The Influence of the Presence of Intellectually Handicapped Siblings on the Development of Empathy in Children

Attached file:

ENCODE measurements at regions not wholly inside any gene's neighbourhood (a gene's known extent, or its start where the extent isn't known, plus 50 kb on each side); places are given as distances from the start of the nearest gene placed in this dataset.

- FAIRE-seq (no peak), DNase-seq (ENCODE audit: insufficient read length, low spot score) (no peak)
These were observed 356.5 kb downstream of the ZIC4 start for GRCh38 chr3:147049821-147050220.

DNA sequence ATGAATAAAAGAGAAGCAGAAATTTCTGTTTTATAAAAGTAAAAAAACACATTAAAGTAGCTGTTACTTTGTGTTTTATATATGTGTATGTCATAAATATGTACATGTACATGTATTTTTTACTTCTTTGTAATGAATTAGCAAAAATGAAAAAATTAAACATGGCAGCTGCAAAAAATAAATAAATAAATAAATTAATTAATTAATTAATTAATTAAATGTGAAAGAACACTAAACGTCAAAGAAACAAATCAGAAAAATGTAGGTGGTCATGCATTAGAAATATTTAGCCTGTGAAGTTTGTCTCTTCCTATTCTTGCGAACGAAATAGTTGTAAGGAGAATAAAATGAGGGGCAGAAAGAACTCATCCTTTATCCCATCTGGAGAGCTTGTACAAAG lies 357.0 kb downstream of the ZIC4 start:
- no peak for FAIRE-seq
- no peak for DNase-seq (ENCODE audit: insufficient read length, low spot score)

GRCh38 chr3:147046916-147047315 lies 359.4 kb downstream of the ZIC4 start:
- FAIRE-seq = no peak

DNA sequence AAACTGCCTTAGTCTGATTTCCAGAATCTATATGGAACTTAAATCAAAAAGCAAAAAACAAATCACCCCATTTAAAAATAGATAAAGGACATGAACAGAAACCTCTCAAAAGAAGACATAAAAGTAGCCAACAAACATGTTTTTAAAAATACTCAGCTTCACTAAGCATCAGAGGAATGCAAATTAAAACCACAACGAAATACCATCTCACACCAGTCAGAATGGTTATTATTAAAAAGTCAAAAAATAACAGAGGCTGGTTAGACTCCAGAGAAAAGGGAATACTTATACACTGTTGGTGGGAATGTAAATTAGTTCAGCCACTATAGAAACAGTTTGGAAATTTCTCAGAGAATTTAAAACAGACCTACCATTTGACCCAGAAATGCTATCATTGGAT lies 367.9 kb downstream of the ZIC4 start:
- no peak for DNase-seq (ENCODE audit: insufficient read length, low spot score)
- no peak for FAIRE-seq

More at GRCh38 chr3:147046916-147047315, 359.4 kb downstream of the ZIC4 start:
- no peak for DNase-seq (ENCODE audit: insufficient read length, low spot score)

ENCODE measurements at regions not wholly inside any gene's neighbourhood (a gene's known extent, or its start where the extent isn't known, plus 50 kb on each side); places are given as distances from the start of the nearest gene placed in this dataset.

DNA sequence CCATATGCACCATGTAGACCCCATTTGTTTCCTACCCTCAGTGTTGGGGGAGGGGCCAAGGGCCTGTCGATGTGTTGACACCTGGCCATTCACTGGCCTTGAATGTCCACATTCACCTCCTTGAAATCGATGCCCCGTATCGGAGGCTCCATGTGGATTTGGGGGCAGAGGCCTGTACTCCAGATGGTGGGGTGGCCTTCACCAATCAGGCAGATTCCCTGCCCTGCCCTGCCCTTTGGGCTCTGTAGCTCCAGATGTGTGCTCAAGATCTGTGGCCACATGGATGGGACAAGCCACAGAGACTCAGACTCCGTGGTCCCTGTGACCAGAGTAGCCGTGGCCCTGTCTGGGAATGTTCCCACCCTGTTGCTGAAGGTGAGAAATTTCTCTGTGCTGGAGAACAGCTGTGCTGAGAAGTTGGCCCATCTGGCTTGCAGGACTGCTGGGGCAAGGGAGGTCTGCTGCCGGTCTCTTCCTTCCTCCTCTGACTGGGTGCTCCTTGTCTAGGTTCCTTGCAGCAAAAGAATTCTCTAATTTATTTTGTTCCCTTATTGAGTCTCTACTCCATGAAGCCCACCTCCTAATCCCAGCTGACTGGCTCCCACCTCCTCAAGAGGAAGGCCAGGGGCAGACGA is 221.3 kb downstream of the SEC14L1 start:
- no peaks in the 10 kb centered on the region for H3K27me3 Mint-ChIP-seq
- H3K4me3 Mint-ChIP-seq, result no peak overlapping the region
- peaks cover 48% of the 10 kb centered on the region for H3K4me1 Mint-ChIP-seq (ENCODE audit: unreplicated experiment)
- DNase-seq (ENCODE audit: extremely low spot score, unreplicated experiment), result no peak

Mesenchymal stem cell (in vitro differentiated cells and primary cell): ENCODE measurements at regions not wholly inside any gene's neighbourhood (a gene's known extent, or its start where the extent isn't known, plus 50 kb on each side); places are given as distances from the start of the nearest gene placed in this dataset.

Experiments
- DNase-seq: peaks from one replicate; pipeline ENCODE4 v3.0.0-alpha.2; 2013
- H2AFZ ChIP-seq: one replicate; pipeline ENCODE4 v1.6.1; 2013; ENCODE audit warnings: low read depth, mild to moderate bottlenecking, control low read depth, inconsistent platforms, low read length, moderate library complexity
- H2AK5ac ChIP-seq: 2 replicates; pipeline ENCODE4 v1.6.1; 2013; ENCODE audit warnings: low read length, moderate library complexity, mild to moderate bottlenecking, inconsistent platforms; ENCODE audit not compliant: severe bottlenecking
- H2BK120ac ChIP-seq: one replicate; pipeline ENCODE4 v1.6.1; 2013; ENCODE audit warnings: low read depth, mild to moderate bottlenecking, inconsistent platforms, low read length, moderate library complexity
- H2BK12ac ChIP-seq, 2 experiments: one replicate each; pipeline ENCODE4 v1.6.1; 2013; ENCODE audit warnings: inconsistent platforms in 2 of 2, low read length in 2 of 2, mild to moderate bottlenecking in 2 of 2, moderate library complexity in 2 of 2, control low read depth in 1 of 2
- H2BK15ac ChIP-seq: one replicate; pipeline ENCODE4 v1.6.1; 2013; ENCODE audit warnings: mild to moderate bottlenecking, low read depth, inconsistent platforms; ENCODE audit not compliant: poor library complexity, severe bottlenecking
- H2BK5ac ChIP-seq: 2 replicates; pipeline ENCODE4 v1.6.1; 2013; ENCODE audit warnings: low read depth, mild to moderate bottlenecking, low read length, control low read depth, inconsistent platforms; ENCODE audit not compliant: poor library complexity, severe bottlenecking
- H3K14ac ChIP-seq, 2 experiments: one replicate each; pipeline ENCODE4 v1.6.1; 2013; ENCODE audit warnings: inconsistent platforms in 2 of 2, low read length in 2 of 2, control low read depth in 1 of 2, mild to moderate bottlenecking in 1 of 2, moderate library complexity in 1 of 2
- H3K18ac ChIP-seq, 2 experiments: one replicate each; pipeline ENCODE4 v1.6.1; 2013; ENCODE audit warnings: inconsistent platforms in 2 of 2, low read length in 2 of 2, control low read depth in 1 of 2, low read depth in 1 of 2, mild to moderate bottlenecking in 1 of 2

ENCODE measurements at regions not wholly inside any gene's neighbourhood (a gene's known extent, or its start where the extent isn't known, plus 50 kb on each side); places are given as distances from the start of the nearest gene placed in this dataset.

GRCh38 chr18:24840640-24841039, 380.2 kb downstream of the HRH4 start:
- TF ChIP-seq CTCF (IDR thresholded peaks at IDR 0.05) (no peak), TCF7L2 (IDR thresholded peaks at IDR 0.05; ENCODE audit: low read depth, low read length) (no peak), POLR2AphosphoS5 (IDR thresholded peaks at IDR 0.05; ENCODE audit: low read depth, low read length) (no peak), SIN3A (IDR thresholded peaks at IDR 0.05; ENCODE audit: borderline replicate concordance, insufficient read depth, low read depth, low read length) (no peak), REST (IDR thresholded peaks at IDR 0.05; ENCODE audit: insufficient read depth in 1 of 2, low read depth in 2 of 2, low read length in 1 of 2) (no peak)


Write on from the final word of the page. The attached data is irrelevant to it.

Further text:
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The major purpose of this study was to determine if a relationship exists between the development of empathy and the presence of a handicapped sibling among children. The siblings of the handicapped children were between four and one half and eight and one half years of age. The Feshbach-Roe Affective Situations Test was individually administered to 60 siblings of handicapped and nonhandicapped children. The handicapped children were younger siblings of those tested. These handicapped children ranged in age from 12 months to three and one half years. The results indicated that there is no statistically significant difference in overall empathy between children with younger handicapped and younger nonhandicapped siblings. Stepwise discriminant analysis did, however, reveal that there is a differential pattern among individual empathy variables for the two groups. For the total group (p < .028) it was revealed that siblings of the handicapped expressed less empathy toward happy scenarios and more empathy toward fearful scenarios. For children > 7 years (p < .001) siblings of the handicapped expressed more empathy in situations depicting fear and anger and less empathy toward sad situations. The use of the Feshbach-Roe Affective Situations Test was supplemented by interviews with six of the siblings. The interviews added clinical insights that were usually in accord with the implications of the statistical findings. Explanations for the profile of the statistical and clinical results are offered. The possible ramifications of the results are discussed and future research directions are recommended.